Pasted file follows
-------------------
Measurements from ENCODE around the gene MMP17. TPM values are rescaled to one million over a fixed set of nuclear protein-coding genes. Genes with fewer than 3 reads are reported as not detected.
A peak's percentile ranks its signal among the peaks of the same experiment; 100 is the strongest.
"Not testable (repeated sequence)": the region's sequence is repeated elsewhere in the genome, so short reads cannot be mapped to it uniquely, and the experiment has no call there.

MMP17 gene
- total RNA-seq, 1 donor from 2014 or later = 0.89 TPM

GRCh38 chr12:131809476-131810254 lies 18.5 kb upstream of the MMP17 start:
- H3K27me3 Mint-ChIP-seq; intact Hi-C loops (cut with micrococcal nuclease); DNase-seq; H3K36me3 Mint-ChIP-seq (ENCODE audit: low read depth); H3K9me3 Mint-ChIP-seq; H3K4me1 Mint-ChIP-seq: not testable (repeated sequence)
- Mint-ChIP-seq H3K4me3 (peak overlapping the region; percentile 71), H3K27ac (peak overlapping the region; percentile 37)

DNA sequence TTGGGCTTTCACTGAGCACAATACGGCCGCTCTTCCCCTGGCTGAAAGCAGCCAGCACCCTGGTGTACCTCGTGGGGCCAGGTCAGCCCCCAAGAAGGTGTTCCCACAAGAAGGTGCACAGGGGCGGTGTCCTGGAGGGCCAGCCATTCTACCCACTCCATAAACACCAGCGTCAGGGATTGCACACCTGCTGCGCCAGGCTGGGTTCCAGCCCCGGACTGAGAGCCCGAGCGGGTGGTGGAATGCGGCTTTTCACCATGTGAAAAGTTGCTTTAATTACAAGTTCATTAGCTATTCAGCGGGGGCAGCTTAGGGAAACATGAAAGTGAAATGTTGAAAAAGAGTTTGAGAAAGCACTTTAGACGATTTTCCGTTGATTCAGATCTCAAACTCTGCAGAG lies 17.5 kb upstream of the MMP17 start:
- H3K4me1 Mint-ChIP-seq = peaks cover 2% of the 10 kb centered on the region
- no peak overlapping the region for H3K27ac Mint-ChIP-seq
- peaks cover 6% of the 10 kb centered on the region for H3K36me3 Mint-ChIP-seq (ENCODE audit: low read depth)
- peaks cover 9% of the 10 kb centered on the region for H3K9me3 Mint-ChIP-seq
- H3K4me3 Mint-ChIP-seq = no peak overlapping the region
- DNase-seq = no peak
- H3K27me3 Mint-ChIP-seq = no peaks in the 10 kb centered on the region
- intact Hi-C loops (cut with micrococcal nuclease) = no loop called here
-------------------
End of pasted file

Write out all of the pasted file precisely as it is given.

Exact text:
Measurements from ENCODE around the gene MMP17. TPM values are rescaled to one million over a fixed set of nuclear protein-coding genes. Genes with fewer than 3 reads are reported as not detected.
A peak's percentile ranks its signal among the peaks of the same experiment; 100 is the strongest.
"Not testable (repeated sequence)": the region's sequence is repeated elsewhere in the genome, so short reads cannot be mapped to it uniquely, and the experiment has no call there.

MMP17 gene
- total RNA-seq, 1 donor from 2014 or later = 0.89 TPM

GRCh38 chr12:131809476-131810254 lies 18.5 kb upstream of the MMP17 start:
- H3K27me3 Mint-ChIP-seq; intact Hi-C loops (cut with micrococcal nuclease); DNase-seq; H3K36me3 Mint-ChIP-seq (ENCODE audit: low read depth); H3K9me3 Mint-ChIP-seq; H3K4me1 Mint-ChIP-seq: not testable (repeated sequence)
- Mint-ChIP-seq H3K4me3 (peak overlapping the region; percentile 71), H3K27ac (peak overlapping the region; percentile 37)

DNA sequence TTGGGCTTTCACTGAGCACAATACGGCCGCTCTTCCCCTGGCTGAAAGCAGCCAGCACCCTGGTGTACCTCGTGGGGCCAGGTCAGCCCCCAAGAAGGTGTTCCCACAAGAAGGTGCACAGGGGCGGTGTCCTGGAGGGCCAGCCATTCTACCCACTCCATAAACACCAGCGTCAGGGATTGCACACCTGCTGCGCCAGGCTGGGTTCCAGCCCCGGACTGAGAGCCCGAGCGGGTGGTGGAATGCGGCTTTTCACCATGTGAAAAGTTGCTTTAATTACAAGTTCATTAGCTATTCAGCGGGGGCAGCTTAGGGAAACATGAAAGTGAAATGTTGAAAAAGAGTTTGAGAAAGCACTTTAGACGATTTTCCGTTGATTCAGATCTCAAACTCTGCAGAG lies 17.5 kb upstream of the MMP17 start:
- H3K4me1 Mint-ChIP-seq = peaks cover 2% of the 10 kb centered on the region
- no peak overlapping the region for H3K27ac Mint-ChIP-seq
- peaks cover 6% of the 10 kb centered on the region for H3K36me3 Mint-ChIP-seq (ENCODE audit: low read depth)
- peaks cover 9% of the 10 kb centered on the region for H3K9me3 Mint-ChIP-seq
- H3K4me3 Mint-ChIP-seq = no peak overlapping the region
- DNase-seq = no peak
- H3K27me3 Mint-ChIP-seq = no peaks in the 10 kb centered on the region
- intact Hi-C loops (cut with micrococcal nuclease) = no loop called here